The HDI is further depicted in Figure 1. It can be seen from this diagram that there is a big drop of development index from developed, i.e. Bokaro (8.4) to less development district, i.e. Hazaribagh (7.3). In fact, half of the less developed districts and all least developed districts are clustered around within a range of around 5 and 4. Almost more than half of the districts in the state fall below the average level of development (around 5) of the state. This analysis reveals high level of imbalance at district level development within the state.

Figure 1: District Wise Level of Development

figure-1

 

The HDI is further depicted in Figure 1. It can be seen from this diagram that there is a big drop of development index from developed, i.e. Bokaro (8.4) to less development district, i.e. Hazaribagh (7.3). In fact, half of the less developed districts and all least developed districts are clustered around within a range of around 5 and 4. Almost more than half of the districts in the state fall below the average level of development (around 5) of the state. This analysis reveals high level of imbalance at district level development within the state.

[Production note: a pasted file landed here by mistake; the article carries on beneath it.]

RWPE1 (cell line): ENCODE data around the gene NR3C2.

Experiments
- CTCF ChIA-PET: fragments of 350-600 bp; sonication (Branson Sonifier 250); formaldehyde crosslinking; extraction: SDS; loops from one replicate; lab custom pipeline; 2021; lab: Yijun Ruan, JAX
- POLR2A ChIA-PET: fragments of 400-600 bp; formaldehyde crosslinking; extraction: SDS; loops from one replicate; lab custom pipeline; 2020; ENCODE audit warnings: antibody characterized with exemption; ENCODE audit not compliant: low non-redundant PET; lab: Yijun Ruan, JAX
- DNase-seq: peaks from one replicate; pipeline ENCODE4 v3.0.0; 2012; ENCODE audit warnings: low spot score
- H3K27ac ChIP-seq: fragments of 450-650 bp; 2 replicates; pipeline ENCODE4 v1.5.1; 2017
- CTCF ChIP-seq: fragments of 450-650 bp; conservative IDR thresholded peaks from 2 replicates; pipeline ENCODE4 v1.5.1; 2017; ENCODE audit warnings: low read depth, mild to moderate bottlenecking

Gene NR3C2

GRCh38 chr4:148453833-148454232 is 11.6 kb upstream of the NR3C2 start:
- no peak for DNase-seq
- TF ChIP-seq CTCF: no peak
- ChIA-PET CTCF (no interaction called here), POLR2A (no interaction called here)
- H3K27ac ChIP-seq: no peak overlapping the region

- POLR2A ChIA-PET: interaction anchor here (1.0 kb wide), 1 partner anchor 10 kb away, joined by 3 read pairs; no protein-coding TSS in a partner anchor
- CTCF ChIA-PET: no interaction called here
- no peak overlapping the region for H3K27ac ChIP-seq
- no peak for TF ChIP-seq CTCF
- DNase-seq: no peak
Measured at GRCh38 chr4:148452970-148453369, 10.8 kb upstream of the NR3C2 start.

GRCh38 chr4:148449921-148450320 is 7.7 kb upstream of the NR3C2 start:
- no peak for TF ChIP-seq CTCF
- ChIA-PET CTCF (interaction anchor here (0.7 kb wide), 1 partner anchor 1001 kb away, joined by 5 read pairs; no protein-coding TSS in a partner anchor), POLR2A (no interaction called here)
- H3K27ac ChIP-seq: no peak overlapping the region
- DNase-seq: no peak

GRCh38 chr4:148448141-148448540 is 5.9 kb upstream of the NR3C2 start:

Method that used to calculate the index

We have adapted the UNDP and Government of India (Planning Commission) approach with some additional variables to create a composite human development index at district level. Some important development indicators for which if the data is not available at district level, either a proxy variable is taken or omitted from the analysis. The human development index at district level has been calculated by using principal component method[1], which draws upon factor analysis.

Notes

[1] Principal Component Analysis is a data reduction technique. It gives output in the form of eigenvalue and Factor Loading or Eigen Vector. The eigenvalue explain the variance in the variable, first component explains most of the variance. In standard practice components with eigenvalues more than 1 is chosen. The sum of eigenvalue is equal to total number of variables. Factor loading in the first component or second etc for each variable indicate the relative importance of that variable contributing to the objective. High factor loading explain stronger contribution and low suggests low contribution to the objective. So, one can select the important variables from this analysis.

Table 1 presents available indicators of ‘well being’ as discussed above from secondary sources used to calculate the district level human development index. These are categorized into four broad categories.

  • Standard of decent living:
    (i) Monthly per capita expenditure as income proxy